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October 15, 2010
Withdrawing From School
You may encounter a situation—like a family illness or other emergency—where you need to withdraw from school. If you need to withdraw, there are several steps you should take in order to officially withdraw from school. If you don’t officially withdraw, you may receive failing grades on your transcript. This could jeopardize your ability to transfer or re-enroll in school.
Procedures vary from school to school, but the following list should give you a good idea of what you’ll need to do to officially withdraw.
- Pick up a withdrawal form from your school’s registrar office.
- Contact your financial aid office to determine if your loans have already been disbursed.
- Turn in your ID badge and keys to residence life.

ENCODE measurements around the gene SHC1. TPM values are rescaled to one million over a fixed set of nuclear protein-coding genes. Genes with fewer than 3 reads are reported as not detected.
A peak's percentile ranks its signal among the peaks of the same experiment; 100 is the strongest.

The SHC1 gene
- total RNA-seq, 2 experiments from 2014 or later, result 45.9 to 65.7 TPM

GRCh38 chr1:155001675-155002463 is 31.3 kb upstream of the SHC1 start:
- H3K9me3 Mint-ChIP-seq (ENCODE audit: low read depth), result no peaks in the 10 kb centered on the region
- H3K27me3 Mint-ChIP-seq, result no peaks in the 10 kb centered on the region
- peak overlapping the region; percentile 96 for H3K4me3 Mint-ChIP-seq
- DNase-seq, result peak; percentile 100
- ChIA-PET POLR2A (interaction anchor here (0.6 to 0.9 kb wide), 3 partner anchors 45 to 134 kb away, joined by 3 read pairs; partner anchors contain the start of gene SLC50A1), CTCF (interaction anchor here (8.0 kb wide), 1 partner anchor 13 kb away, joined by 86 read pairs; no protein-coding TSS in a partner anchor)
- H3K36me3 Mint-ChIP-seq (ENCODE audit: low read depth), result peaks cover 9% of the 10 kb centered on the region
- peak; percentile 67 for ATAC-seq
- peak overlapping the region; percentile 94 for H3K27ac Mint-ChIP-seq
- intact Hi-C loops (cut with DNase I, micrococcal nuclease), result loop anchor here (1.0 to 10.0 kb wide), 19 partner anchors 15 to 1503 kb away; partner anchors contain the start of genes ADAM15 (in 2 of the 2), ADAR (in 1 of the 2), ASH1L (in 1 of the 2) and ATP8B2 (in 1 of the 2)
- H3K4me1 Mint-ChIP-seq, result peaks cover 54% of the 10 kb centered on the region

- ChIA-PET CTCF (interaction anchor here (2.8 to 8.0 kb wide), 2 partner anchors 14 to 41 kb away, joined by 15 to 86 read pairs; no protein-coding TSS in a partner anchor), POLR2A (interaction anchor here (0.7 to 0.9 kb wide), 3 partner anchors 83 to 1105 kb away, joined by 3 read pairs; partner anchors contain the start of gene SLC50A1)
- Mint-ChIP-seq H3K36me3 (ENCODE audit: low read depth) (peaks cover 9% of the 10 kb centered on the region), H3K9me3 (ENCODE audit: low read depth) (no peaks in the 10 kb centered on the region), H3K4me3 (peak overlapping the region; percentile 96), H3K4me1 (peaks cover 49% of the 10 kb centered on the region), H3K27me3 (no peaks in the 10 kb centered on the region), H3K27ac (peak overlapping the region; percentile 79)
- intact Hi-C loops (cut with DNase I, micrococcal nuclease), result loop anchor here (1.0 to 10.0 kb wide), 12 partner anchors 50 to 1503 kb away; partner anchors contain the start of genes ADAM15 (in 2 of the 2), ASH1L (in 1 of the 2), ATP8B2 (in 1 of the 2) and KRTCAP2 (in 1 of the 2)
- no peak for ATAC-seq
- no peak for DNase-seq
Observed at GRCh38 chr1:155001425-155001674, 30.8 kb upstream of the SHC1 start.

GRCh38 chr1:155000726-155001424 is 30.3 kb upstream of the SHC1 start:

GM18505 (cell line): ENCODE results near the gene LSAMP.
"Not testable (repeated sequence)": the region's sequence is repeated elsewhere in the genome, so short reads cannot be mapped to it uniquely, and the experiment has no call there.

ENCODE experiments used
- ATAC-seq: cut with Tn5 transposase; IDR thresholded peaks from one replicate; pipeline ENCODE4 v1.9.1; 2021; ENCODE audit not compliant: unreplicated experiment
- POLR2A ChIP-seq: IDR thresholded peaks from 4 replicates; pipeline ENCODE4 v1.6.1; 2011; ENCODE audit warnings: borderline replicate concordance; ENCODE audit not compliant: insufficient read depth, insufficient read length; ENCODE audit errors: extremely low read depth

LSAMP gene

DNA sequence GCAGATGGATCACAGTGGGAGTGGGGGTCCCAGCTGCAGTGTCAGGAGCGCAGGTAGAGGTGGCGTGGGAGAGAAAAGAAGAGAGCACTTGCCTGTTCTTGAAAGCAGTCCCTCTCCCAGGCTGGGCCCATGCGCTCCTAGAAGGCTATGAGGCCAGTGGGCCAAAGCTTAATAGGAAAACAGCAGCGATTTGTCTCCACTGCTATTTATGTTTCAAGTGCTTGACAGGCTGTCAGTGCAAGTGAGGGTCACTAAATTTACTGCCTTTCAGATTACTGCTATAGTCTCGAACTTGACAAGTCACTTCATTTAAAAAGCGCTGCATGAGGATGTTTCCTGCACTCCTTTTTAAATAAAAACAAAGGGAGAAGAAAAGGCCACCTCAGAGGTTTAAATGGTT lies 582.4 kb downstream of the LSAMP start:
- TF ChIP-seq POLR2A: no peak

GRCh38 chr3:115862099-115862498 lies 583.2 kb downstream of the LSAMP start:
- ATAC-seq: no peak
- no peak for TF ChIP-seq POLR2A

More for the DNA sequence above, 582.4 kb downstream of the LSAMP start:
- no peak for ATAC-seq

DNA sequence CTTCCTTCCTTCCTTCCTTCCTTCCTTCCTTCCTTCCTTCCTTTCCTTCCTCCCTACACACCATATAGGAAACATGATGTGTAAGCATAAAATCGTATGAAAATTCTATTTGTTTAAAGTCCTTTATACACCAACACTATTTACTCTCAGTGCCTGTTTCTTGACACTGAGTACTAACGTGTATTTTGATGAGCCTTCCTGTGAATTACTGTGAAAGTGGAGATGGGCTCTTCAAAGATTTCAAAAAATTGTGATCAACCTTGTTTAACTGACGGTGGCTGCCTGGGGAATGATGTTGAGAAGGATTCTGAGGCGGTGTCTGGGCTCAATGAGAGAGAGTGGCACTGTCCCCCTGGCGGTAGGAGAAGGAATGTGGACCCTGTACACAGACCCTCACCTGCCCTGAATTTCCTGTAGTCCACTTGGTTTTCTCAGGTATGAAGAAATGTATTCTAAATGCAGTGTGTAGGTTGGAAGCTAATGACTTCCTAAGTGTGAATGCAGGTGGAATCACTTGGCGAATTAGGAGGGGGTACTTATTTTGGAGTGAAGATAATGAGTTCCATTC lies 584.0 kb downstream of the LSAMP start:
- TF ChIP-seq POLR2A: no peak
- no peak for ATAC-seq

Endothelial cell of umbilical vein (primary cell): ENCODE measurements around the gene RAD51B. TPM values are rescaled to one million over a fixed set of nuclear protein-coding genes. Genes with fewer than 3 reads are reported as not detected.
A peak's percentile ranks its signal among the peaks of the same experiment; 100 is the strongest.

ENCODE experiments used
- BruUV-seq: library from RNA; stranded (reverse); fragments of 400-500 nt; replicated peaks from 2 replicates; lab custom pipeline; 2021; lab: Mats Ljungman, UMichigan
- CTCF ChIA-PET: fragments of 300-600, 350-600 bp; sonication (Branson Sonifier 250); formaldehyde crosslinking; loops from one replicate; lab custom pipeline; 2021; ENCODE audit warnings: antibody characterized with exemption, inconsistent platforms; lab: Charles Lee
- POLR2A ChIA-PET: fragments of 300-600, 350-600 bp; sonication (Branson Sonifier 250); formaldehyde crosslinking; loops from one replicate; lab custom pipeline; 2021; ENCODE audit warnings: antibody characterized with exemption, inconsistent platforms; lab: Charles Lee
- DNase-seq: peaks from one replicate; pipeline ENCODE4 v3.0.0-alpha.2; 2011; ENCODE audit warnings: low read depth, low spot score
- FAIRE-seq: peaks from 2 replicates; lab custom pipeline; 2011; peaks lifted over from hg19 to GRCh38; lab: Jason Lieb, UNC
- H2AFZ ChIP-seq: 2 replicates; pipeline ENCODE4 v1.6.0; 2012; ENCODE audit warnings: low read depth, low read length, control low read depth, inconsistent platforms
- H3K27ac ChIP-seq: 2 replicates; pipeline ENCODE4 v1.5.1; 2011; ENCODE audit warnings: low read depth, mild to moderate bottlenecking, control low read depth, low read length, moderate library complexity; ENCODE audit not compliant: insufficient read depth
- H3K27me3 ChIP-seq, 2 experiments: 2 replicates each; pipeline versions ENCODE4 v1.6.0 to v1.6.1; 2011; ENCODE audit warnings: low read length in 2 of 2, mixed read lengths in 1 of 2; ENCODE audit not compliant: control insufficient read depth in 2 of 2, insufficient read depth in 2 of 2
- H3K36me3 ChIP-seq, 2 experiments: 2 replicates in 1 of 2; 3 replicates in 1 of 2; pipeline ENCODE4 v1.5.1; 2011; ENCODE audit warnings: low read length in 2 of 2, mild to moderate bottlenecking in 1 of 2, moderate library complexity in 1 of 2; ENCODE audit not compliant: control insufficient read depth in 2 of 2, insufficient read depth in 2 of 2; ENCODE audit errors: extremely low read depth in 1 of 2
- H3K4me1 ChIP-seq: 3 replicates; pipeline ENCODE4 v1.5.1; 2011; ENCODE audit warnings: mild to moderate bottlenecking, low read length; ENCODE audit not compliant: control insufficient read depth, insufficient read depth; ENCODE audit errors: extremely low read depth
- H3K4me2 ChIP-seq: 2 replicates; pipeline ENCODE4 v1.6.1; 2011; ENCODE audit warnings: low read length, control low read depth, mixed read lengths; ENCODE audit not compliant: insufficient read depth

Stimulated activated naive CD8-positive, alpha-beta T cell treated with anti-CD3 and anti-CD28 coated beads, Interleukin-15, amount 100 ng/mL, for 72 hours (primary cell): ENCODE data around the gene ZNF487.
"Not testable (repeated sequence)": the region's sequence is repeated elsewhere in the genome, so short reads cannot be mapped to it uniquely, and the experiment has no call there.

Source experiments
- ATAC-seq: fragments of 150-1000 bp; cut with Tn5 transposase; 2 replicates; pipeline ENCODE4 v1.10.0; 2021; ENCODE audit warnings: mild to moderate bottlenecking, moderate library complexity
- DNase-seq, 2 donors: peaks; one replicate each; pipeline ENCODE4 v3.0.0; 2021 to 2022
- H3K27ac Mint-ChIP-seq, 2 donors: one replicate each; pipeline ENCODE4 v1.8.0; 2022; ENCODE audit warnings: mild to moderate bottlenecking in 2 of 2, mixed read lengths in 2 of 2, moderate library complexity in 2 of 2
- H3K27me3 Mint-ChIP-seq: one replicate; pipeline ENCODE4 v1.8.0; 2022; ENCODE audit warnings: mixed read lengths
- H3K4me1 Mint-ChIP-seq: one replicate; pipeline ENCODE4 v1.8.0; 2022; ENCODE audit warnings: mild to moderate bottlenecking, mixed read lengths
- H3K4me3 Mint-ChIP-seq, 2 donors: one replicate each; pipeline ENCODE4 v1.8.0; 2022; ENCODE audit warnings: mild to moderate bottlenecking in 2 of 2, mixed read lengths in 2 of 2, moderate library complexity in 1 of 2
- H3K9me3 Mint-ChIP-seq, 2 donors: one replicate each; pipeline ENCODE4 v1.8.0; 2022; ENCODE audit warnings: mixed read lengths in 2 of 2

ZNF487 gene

You will most likely receive a grade of “W” (withdrawn) on your transcript if you withdraw after your school’s add/drop period.
How Will My Loans Be Affected?
If you borrowed student loans to attend college, you or your school may have to return them, depending on when they were disbursed. Ask your financial aid office about your school’s return-of-aid policy.
Remember that you are responsible for paying back your student loans, even if you did not finish your coursework. If you withdraw from school and don’t re-enroll in classes, your loans will go into repayment. Stafford loans go into repayment after a 6-month grace period, while Perkins loans go into repayment after 9 months. If you have private student loans, talk to your lender to find out when you will begin repayment.